I cried tonight. I cried last night. I cried the night before. I have spent the whole of August bloody crying. Not because of a boyfriend or shoes that didn’t fit or milk that’s on the turn. This is different crying.
Prior to the London 2012 games, I was one of the “meh” people. We’d heard about all the negatives of this for 7 years; the spiralling debts, the building problems, the security issues. Right up to the wire there were still problems, so expectation was minimal and I admit I expected it to just pass us all by. Well how wrong I was. Because the Olympics turned out to be absolutely fucking brilliant.
What was so different this time? I think the difference now is that social media offers a platform to share feelings with other people, whether you know them or not. It’s like sitting on a massive sofa in a massive pub watching a massive telly after a dodgy wedding. So when athletes were competing and I was sitting here sofa-running or sofa-swimming with them and then cried when they won and cried again when they got the medals (I got SO sick of the National Anthem – it was like being Rick-Rolled on a constant bloody loop), I knew there were thousands of others doing exactly the same because we were all talking about it, sharing it and crying about it. There was such a resplendent vibe about, everyone was happy, proud, smiling. (Well, with the exception of Piers Morgan who was doing his nut about athletes not singing the anthem thus not helping the kids at Great Ormond Street – never mind the emotion the athletes felt, it was all about Piers Morgan but that’s a different grumble and I’m really trying not to bang on about it here even though I’ve already started.)
My point is this country has been in the shits for ages now. People of all ages are pissed off with the government, there has been nothing but bad news spewing out of the publishing houses, we’ve had so many dips in recession I’ve lost count. But the Olympics managed to do something rather extraordinary. It managed to give everyone something positive to focus on, to feel good about, a collective cheer at every success and a collective “bloody good effort” at every attempt. It managed to distract from the 24/7 crap, even the finger-pointing laughter at Boris dancing like a grandad with piles at the closing ceremony was done with a light heart. It gave us all a much needed break. And it’s been brilliant.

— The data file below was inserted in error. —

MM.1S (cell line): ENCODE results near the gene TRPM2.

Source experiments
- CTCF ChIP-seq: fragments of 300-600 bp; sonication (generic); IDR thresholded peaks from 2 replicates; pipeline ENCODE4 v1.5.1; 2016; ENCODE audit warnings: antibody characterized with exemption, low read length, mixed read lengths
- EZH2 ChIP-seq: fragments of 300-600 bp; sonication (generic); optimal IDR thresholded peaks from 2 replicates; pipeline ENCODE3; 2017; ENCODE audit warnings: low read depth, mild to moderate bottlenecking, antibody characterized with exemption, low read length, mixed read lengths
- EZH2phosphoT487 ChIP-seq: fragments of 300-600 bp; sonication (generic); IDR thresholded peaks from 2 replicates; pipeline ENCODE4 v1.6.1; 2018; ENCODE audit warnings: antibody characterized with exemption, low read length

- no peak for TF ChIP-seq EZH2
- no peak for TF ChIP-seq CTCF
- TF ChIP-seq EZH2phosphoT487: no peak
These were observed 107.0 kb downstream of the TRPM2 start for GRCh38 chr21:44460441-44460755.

And now the Paralympics are having exactly the same effect. Even more so, maybe, because of the additional talents of the exceptional athletes. One can only imagine how difficult it must be to run on blades, to race with no vision, to propel their chairs at such speed using every ounce of strength they have. These people not only face challenges every day, they challenge themselves further by utilising their talents and competing on the world’s biggest stage. Of course, not all of us are athletes. Not all of us are disabled. Not all of us are able-bodied. Not all of us are out of work. Not all of us are in work. Not all of us are able to work. We are all different and we all face different challenges. But on a personal level, the athletes have inspired me to say a massive “fuck you” to the challenges I personally face and to make the best of what I am still able to do. And judging by some tweets I’ve seen, others feel the same too.
We’re only 3 days in and already twitter is a collective again. I like it. I like it a lot.